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The Decline and Fall of Public Service Broadcasting$
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Michael Tracey

Print publication date: 1998

Print ISBN-13: 9780198159254

Published to Oxford Scholarship Online: October 2011

DOI: 10.1093/acprof:oso/9780198159254.001.0001

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The Making of an Institution: The Rebirth of NHK

The Making of an Institution: The Rebirth of NHK

Chapter:
(p.131) 7 The Making of an Institution: The Rebirth of NHK
Source:
The Decline and Fall of Public Service Broadcasting
Author(s):

Michael Tracey

Publisher:
Oxford University Press
DOI:10.1093/acprof:oso/9780198159254.003.0007

The creation of the conditions under which radio broadcasting could assume its role in the programme of re-education and democratisation required the removal of government controls, the improvement of efficiency, and the development of administrative machinery that would be independent, stable, confident, and responsible, and strong enough to prevent any attempt to re-establish government domination. To achieve these ends, the Occupation established three specific objectives. In a memorandum of December 1945, SCAP (Supreme Commander of the Allied Powers) outlined the plans for NHK reorganisation. General Douglas MacArthur established ‘an institution of public service’, an advisory committee of 15 to 20 Japanese citizens of both sexes from all parts of Japan ‘to advise the President of the Broadcasting Corporation of Japan’. This committee would represent the professional, business, educational, cultural, religious, labour, and farming elements of national life.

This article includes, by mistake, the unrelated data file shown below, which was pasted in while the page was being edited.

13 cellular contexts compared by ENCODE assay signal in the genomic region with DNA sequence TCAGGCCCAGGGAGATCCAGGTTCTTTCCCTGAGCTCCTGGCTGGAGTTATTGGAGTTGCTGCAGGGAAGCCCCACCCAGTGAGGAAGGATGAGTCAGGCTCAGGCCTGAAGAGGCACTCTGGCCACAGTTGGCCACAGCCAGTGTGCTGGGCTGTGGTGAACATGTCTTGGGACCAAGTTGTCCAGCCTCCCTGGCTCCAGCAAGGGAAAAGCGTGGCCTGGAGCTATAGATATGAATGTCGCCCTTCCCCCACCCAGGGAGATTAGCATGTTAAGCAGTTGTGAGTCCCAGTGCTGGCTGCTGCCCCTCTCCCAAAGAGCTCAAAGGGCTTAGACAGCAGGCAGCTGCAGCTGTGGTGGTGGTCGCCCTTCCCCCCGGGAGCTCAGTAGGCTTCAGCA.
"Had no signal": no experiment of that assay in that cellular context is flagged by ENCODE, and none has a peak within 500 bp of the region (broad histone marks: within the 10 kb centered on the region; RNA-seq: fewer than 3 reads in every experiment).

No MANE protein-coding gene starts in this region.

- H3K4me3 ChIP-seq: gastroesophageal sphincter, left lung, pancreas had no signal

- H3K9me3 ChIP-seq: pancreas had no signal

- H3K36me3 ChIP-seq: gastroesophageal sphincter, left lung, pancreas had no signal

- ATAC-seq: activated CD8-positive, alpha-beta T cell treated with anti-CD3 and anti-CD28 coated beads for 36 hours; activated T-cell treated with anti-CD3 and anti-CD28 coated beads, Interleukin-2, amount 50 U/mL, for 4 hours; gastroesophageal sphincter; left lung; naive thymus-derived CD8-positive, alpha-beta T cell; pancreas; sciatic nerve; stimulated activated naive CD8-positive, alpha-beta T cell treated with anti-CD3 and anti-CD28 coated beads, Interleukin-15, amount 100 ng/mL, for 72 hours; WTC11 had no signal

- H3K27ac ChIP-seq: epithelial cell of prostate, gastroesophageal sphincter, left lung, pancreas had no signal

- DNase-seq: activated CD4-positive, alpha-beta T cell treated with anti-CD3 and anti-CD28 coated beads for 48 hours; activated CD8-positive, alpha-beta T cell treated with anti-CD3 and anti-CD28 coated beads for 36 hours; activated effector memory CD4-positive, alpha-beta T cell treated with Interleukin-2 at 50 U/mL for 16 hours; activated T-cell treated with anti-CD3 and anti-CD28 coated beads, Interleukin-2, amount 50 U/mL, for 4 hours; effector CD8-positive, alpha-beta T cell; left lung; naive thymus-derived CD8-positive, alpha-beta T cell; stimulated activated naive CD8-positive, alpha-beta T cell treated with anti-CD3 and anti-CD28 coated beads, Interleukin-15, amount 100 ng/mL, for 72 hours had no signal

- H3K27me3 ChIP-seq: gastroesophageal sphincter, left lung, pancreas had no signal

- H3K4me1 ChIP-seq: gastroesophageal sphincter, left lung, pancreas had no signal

Keywords:   radio broadcasting, Occupation, NHK, reorganisation, Douglas MacArthur, Broadcasting Corporation, Japan

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